Pipe dreams on ice

TERRY JONES -- Edmonton Sun

, Last Updated: 8:22 AM ET

INNSBRUCK, Austria -- It was low on hard news but high on entertainment.

Rene Fasel, perhaps lonely down in Vienna while most of the world's major media hockey countries are here, made a visit prior to last night's Sweden-Finland game to answer questions.

Still no deadline from the IIHF to the NHL on players eligible for the Olympics and he's still saying Quebec City, not Halifax, will be the main host city for the 2008 world championships in Canada.

Fasel also made an emotional plea on behalf of the fans, scoffed at bigger nets, encouraged smaller goalies and said the idea of an NHL division in Europe is a pipe dream.

The IIHF president said he hasn't changed his idea that there might not be a deadline for whether NHL players become part of next winter's Torino Winter Olympics.

NO DEADLINE

"I don't think we'll give them a deadline. It's still not possible to give them a deadline. Our rules are two hours before the first game. We will not put a deadline there."

But Fasel says he believes they owe it to hockey, not having had this NHL season, to have the best players at the Olympics.

"Not just that. We are a big family. This is a great opportunity for the sport, a good thing to do to show the best of the best. I feel sad. Sad for the whole game, sad for the people who are losing their jobs, sad for the hot dog sellers ... I feel really sad. I think they should now do everything they can do to get back to work. Really sad."

While Hockey Canada's Bob Nicholson insists the Quebec-Halifax issue has by no means been settled in terms of where the medal round will be played in 2008, Fasel says he's sorry but it was decided when they made the bid last year in Prague.

"It was quite clear that Quebec was celebrating 400 years as a city and the IIHF is celebrating 100 years as a federation May 15, 2008. Quebec is a wonderful place to play. Nothing against Halifax."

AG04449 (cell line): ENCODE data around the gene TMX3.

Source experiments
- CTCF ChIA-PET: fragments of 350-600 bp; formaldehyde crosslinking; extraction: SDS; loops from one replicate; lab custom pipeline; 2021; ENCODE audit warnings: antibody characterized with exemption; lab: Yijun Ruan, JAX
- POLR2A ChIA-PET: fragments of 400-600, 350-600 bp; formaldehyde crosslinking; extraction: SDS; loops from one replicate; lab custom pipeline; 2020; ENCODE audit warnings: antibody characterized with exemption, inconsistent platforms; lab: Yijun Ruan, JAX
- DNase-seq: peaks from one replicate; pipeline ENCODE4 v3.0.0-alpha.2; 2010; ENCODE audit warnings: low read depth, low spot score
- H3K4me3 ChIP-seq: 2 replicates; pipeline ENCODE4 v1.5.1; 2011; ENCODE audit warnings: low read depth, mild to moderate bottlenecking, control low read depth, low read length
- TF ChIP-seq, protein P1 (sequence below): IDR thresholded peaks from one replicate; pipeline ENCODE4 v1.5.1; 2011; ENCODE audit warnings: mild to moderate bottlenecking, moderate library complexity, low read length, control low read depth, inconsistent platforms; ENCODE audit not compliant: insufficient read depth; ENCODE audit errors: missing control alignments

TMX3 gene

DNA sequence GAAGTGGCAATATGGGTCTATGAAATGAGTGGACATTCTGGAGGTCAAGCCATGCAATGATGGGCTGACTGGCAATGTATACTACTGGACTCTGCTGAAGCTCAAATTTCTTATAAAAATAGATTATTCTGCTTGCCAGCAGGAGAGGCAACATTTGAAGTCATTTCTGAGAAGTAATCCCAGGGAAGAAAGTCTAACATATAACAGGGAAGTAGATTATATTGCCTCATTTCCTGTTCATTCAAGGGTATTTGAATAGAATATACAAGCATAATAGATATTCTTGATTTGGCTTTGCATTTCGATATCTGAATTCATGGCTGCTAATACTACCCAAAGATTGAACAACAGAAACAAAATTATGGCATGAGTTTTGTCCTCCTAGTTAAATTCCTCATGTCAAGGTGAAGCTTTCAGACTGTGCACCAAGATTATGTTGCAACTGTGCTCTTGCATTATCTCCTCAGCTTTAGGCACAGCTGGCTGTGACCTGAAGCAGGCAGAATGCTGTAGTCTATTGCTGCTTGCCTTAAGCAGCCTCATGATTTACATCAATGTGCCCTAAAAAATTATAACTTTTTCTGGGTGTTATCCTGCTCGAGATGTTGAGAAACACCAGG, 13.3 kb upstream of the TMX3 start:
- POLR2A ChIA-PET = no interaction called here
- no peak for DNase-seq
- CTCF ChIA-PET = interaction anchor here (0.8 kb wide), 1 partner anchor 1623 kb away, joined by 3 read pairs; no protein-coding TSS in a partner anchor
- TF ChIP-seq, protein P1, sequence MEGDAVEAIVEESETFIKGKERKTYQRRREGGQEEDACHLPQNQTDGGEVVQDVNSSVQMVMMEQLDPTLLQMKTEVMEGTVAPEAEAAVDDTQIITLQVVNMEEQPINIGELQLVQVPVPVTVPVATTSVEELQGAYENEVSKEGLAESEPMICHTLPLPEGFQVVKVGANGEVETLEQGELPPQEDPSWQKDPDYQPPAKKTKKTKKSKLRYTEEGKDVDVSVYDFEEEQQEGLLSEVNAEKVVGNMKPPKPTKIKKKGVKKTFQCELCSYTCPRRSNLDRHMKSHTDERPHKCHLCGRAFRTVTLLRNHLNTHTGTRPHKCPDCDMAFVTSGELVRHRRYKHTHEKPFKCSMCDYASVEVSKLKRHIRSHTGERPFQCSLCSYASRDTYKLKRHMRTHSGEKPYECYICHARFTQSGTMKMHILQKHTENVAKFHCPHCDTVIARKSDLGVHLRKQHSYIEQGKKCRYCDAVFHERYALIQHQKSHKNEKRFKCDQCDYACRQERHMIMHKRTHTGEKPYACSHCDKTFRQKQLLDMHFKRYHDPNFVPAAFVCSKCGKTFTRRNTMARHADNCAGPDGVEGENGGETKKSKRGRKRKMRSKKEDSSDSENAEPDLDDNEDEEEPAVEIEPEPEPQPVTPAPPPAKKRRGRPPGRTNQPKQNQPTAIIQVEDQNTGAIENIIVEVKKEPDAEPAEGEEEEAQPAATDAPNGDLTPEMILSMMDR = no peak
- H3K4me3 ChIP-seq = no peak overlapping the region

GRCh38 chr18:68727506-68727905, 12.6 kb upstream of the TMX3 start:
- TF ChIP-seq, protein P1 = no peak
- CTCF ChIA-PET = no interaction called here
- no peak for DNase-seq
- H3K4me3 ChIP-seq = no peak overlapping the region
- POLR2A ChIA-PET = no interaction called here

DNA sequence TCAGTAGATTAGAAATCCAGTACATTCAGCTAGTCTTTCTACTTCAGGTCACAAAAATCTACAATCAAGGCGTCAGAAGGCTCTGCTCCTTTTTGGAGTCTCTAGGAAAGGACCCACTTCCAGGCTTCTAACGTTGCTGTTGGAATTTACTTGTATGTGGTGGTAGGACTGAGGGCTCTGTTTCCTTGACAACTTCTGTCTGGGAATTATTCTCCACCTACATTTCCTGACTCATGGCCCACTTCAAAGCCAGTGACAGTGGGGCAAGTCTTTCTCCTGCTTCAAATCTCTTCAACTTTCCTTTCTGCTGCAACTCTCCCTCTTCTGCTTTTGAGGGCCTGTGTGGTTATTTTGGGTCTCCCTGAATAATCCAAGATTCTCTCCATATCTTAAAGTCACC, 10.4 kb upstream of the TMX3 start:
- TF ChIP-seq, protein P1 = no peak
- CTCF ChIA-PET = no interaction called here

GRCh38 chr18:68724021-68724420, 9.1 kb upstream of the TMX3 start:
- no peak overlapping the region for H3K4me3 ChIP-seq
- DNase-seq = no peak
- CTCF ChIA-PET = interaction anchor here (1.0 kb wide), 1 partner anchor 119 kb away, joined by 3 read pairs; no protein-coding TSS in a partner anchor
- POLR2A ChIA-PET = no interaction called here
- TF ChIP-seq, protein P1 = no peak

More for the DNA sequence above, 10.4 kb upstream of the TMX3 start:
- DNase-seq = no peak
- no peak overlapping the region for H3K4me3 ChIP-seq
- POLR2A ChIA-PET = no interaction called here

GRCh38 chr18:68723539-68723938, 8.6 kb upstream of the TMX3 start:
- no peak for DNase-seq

Fasel said the IIHF will attempt to get very creative to try to have as many fans as possible get to Canada in 2008 so the flavour of the world championships here the last few years could be experienced by Canadians.

Many, such as the thousands of Latvians here, save for an entire year to go to the world championships and can't easily afford a trip overseas.

"I think that Latvians would even swim to come over," he said.

"They are amazing fans. It would be interesting for Canadians to see all these fans who come from all these countries every year to the world championships. We will try. We will help them."

Asked by a European reporter if the IIHF was looking into making the nets bigger as briefly was the case with the NHL, Fasel laughed.

"We have 63 federations. Can you imagine changing all the nets in 63 federations?"

GOALIE EQUIPMENT

The goalie equipment, he said, is another deal.

"Mr. Michelins," he called the goalies.

"Reducing the size of the goalie equipment, that would be good. The goalies are now double, maybe even triple of before. It's too big. They are not only big, they are good. It makes it even more difficult to score a goal. The next step should be the goalie equipment."

While Finland has proposed that the IIHF go back to the use of the red line, Fasel said he doesn't think it will happen and believes the majority of NHL players here would like to see the red line eliminated in the NHL.

"It's a better game than to play with a red line," he said.

Asked about suggestions that one day soon the NHL could expand to Europe, Fasel laughed yet again.

"If they want to lose money, just come. It will not happen."

He said fans love their national leagues in Europe and there are just not the arenas.

He has a more immediate problem. The ice is so bad in Vienna there was a rumour the medal round might be moved here. But Fasel says steps are being taken to improve the situation and the ice will be good by the time we get there next weekend.


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